Argh!! And now I don't know if this is a case of Death by Zombie or Death by Vampire!! Thanks a fuck of a lot. (Update on that little battle immanently.)

*Please note: it is not Apple stated policy that money bestowed by a reckless government should be squandered on such frivolities. Though doubtless it will be so, hey, you know. Why not?

Friday, 19 March 2010

Non-doms, ditty dom dom ... DOM...

Such is the state of the world at the moment that I feel compelled to release myself from my self-imposed blog ban (or 'blan' -- I am sooo back), lest I damage my internal organs holding in all this shit that presses mercilessly upon my sphincters, desperate to be unleashed into a world so obviously in need of having violent poo flung at it. (And glad to see that my time off has tempered my penchant for dramatic metaphor.) Yes, those mysterious 'other projects' whirl away rather nicely, thanks, but needs must and like Superman, or Spiderman... whichever went away and then came back because they learned how responsibility weighs heavy on the shoulders of the hero... oh dear. That metaphor appears to have run it's course.

No matter! Because there are things that must be talked about, things that a 140-character tweet simply cannot contain. But where to begin? I want to talk about University funding. I want to talk about the ongoing war between the zombies and the vampires as they choose sides in the inevitable UK general election. I want to talk about those Dementors that lurk at the cross-walk outside my sons' school. But first up, the boring boring boring topic of Ashcroft and the non-dom political party donor. Because it's essential, because it is about the world we are making for ourselves, because it has massive ramifications for the election, but mainly, because it's quick and easy.

Look. It's simple. Does the average UK voter, as Nick Robinson repeatedly asks (happily unaware how this undermines his own existence), really care if Michael Ashcroft (fuck 'Lord') is a non-dom for UK tax purposes? Did William Hague know about blah blah and when did he know or not know blah or did he do a secret deal with so-and-so? When did Cameron become aware of whatever? Does Lord Such-and-Such of Somewhere pay lots or little or no tax? Because he once lent a fiver to Alistair Darling...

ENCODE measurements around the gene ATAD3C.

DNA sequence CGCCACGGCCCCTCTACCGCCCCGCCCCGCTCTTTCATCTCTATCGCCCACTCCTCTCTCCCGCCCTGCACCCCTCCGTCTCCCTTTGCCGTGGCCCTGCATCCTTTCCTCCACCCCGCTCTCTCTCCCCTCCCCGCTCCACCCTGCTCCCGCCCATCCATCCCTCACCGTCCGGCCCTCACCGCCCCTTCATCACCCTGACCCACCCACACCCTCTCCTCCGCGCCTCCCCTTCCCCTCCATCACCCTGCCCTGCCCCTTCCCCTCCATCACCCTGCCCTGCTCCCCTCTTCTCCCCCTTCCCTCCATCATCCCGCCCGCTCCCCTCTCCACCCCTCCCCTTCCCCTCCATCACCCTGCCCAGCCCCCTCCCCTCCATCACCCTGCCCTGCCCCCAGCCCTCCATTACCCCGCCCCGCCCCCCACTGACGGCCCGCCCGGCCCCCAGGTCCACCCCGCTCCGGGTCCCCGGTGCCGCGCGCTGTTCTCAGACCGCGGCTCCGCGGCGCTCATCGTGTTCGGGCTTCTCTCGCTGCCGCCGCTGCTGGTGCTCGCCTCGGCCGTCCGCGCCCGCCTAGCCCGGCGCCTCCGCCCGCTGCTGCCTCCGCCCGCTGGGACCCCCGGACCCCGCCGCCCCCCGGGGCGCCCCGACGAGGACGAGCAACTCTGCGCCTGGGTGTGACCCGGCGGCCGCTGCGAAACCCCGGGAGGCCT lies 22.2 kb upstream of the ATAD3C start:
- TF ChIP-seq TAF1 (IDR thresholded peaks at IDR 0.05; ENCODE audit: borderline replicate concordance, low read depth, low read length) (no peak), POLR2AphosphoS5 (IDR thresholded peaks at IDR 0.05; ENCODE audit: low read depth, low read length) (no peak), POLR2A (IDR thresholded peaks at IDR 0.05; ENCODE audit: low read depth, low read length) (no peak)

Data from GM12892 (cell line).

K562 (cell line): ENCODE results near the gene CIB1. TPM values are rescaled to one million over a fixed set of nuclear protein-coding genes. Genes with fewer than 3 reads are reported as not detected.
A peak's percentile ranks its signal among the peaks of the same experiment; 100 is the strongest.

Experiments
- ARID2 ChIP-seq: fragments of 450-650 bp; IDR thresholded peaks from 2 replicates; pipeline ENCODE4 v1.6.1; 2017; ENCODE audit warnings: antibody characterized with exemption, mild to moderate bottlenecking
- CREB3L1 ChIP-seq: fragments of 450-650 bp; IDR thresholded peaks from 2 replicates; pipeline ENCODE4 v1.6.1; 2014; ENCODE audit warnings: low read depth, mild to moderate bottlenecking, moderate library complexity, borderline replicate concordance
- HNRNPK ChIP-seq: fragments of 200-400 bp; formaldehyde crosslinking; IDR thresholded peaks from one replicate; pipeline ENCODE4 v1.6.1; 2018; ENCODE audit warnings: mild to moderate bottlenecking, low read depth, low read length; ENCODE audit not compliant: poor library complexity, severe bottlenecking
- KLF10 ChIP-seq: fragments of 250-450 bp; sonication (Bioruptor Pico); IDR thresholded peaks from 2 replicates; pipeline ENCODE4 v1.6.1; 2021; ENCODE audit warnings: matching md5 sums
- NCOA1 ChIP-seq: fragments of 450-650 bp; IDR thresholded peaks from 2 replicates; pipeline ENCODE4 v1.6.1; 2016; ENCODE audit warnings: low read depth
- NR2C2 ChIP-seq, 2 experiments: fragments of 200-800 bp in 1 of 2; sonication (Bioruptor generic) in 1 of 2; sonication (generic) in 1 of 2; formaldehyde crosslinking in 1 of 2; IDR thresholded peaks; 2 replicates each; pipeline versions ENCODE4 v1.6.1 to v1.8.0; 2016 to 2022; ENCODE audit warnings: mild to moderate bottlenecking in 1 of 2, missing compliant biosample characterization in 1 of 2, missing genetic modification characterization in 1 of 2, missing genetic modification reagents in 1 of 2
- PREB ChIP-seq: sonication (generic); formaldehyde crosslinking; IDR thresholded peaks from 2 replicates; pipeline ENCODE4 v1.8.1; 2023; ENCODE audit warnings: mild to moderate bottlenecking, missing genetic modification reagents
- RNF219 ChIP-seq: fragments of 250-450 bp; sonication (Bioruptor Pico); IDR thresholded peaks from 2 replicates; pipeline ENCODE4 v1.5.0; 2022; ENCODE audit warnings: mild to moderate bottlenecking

No. None of this matters. What does matter is that, once again, the British electorate, British politics and, in particular, the Conservative Party, are in the clutches of a mega-wealthy elite that are uniquely damaging to Britain's national interest. I say 'uniquely damaging' in that their role in British (right-wing) politics is directly -- and I suppose unsurprisingly -- related to an area in which they should be specifically and explicitly barred from participating. Like letting the grandson of a warmongering ex-prime minister complain about defence spending. Or like an Australian-American setting British policy on Europe. (And, once, a Canadian, too, but in a move that guaranteed Jean Chrétien a place on Canada's Mount Rushmore, if we can ever be bothered to make one, Conrad Black was stripped of his Canadian citizenship.) Or like, in this case, a Belizean man who does not pay UK tax (potentially worth tens of millions of pounds a year), demanding in this country a regressive tax policy that favours the wealthy, and funding potential MPs that will when elected argue for smaller government on the basis that we cannot afford such lavish public services. THAT is the real problem here.

There. A stupid, obvious point that shouldn't have needed making, I think you'll agree. Why we're not hearing this more vociferously from people who are much more intelligent, and much better informed than I, I do not know.

But this is only a symptom of what we face in the wider context of the election. As Polly Toynbee said in a recent (and always excellent) Guardian politics podcast: There is a difference between a party that knows they have to trim the budget and cut public services and a party that really wants to cut those services, that are salivating at the prospect like Dracula poised at a throbbing virgin's jugular. [edit: it's not really the innocent young virgin the Tories are after, but the saggy, wrinkled old carcass of its usual victim, already drained of most of its lifeforce who, despite a recent transfusion, nevertheless seems to be ready to offer herself up one last time to the evil that promises to finish her off. Yes. That's better.]

Spread the word before May 6th. Please.